Monday, 7 May 2012

A shag on Fluke Street - the island through a birds eyes.

I saw a shag on Fluke Street the other day and another on the loch at the end of the street. This is actually unusual despite the name. With up to 200,000 birds on a small island you might think that they just go everywhere and are all completely mixed up but actually they are incredibly well segregated and very specific in where each species is found. The 1200 adult shags have very set areas of the island where they carry out their daily routines of nesting, feeding, roosting and have set flight lines that they use to move from one area to another and Fluke Street isn't one of them. People arriving on the Isle of May view things from a human level height and are automatically drawn to features that suit us e.g. paths and tracks that are flat, level and dry, buildings, seats etc. Birds have a very different view of the island. Firstly they are either flying or are closer to the ground than us. Then they will be drawn to very different features to use such as types of vegetation, aspect, topography, wetness, standing water, prevailing winds, air currents and proximity of other birds, both their species and others. Each type of birds will have a different range of features that attract its attention so while razorbills are a bit anti-social and like a bit of distance between themselves and other pairs, guillemots will nest a few inches away from each other. Fulmers use the top of the cliffs so they have easy access by using the air currents while puffins need earth to burrow in but also space to take a long run up to take off. These species will be able to instantly assess the topography for its affects on air currents, potential for nesting or where food is available.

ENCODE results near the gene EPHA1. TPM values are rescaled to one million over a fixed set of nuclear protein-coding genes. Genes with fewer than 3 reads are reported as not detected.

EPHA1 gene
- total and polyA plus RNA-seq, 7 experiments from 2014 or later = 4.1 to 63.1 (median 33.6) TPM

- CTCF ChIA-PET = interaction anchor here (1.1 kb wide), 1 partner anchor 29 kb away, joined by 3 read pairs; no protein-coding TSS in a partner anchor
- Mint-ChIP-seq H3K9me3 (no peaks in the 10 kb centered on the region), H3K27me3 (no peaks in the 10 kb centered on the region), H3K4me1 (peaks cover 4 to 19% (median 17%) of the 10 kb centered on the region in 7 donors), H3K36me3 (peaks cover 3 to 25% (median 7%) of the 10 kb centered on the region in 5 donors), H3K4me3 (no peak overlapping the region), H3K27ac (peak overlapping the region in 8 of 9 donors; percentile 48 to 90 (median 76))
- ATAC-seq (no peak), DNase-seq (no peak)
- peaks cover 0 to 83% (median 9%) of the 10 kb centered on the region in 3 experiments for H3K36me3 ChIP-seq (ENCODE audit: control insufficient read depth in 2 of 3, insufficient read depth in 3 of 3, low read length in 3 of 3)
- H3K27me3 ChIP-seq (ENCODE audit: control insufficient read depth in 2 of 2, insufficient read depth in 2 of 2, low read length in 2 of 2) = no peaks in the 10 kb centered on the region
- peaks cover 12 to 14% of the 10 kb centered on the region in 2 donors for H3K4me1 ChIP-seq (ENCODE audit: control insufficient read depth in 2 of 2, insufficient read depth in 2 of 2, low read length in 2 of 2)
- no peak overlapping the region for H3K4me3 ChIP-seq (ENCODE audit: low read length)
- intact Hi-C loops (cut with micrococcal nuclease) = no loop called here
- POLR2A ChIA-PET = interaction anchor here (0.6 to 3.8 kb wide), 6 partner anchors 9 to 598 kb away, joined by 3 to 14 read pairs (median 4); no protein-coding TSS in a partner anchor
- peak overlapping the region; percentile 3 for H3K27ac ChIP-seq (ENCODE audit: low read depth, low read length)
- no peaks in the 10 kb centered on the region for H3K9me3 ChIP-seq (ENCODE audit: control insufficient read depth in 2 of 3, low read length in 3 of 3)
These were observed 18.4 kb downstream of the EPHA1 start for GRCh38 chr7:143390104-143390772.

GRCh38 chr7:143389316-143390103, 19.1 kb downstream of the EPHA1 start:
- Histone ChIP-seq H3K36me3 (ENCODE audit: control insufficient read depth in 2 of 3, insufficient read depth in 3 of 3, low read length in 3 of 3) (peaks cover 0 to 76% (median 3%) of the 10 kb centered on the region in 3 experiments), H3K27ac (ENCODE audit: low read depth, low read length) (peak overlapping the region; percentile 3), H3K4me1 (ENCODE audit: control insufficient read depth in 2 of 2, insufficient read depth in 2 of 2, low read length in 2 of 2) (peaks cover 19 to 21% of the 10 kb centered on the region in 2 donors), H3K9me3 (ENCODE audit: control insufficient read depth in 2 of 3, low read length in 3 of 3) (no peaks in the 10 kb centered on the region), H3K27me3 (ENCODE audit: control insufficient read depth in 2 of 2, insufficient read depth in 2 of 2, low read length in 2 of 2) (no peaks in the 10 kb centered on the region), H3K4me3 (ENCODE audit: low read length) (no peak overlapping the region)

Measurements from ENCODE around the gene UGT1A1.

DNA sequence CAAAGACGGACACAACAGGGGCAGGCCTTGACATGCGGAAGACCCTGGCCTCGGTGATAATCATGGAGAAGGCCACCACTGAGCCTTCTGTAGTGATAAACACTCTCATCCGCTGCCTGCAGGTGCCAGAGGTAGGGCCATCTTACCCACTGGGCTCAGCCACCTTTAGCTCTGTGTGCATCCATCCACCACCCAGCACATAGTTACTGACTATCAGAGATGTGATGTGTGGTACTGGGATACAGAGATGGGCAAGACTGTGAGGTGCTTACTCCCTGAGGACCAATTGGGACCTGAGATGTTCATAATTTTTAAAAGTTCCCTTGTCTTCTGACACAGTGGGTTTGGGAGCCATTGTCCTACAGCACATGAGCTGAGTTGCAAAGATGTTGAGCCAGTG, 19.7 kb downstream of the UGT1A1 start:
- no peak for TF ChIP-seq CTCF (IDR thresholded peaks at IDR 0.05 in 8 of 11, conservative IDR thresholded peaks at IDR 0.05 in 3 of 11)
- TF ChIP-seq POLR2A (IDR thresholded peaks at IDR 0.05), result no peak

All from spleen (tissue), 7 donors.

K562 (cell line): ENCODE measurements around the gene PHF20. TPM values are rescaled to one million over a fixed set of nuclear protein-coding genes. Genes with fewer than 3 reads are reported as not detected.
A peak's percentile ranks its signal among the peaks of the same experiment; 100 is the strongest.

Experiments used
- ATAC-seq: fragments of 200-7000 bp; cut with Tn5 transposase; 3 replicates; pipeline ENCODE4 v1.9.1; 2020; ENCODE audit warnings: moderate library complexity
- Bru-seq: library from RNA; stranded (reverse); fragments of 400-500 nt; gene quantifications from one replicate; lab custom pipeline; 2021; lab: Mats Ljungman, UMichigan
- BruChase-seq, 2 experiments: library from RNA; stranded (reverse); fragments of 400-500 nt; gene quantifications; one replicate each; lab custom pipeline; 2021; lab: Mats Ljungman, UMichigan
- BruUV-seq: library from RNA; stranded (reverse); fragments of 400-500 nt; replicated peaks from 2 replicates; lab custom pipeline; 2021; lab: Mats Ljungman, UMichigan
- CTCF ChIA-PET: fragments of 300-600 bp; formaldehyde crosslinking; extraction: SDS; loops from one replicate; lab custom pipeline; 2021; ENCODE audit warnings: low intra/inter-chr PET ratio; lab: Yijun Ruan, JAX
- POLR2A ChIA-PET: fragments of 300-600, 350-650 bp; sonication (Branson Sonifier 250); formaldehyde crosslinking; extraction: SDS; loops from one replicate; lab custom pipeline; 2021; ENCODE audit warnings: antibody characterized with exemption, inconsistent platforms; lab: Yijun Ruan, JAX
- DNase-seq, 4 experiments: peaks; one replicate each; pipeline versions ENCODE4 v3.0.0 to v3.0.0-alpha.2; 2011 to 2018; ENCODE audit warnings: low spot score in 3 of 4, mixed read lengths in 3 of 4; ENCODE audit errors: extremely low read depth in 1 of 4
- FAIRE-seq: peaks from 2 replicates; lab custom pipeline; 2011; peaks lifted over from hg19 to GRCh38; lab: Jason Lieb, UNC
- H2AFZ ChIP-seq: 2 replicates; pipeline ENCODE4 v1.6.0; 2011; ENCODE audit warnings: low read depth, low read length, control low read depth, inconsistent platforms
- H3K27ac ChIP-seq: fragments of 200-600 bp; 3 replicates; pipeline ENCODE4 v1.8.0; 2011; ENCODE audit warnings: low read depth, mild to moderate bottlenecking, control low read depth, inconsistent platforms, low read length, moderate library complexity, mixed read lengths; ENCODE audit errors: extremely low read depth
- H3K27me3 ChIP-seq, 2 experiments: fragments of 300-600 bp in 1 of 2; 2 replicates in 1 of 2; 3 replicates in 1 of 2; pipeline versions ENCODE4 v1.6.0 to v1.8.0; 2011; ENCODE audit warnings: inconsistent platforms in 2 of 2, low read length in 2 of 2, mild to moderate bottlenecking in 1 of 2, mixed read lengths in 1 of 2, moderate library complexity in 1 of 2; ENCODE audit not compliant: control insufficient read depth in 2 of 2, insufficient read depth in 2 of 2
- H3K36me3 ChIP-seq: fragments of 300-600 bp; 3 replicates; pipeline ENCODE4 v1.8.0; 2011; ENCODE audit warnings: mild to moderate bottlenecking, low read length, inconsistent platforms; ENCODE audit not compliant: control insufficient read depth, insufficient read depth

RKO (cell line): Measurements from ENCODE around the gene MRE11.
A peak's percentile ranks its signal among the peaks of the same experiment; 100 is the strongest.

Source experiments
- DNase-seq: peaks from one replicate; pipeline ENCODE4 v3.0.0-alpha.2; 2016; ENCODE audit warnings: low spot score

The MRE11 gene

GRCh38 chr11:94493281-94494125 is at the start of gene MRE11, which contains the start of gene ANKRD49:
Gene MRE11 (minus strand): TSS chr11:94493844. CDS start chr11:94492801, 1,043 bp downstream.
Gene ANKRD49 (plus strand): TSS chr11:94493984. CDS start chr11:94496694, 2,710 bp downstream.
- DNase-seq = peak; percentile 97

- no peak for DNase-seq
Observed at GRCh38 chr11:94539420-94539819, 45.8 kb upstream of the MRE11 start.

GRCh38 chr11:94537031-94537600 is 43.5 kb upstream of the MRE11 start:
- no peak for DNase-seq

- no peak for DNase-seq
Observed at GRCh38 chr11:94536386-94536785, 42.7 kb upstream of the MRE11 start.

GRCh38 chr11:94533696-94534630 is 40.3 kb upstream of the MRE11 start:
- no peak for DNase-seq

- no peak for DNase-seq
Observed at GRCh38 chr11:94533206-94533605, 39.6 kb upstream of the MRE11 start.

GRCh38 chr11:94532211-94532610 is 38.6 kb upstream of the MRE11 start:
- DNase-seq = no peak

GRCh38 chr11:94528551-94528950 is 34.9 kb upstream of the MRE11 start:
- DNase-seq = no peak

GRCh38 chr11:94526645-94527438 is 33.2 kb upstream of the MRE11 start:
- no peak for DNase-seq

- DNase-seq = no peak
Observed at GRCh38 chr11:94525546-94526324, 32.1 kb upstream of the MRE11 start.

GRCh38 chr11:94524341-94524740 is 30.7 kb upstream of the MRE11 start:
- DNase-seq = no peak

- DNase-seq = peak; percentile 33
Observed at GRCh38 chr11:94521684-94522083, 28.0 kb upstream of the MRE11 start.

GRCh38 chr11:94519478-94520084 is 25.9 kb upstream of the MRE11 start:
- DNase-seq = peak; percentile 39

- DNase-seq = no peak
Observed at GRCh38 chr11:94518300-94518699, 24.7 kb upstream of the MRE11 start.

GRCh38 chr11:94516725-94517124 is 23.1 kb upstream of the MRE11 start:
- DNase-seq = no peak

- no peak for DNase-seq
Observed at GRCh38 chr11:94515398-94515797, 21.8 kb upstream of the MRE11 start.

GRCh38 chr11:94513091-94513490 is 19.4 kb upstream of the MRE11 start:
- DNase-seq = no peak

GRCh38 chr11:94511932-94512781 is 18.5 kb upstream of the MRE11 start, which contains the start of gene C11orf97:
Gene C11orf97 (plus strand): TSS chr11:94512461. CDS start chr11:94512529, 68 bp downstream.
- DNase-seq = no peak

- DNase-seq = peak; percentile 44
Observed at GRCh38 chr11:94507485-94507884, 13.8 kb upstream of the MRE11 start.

Migrants  birds all have different views of the island and so are drawn to different parts and features as well. Short-eared owls nearly always turn up in the longer grass of the kettle or by St. Andrews Well while wheatears need shorter grass so they can see their food so are usually seen on the West Braes and the top of the island. Grasshopper warblers if anywhere on the island are in a wet, plant filled ditch next to the track going north from the Mainlight. Golden plovers will invariably seen with 100 yards of the top of the island.  Bizarrely the only birds we have ever found in the well at Pilgrims Haven have been common redstart on 2 different seasons.
Even the gannets that don't breed or use the island have set patterns. They never fly over the island but around it and it is actually island lore that something bad will happen if a gannet is seen over the island.  So when you next visit the island or anywhere else for that matter why not try to view it through the eyes of a bird, just pick a species and then imagine the island as it would have to fit in with their requirements.
P.S. And typically, just before I was going to post this we have just found a guillemot in the vege garden, stuck in the rabbit fenced area and unable to fly that really was way, way off course but not many people can have one for their garden list !

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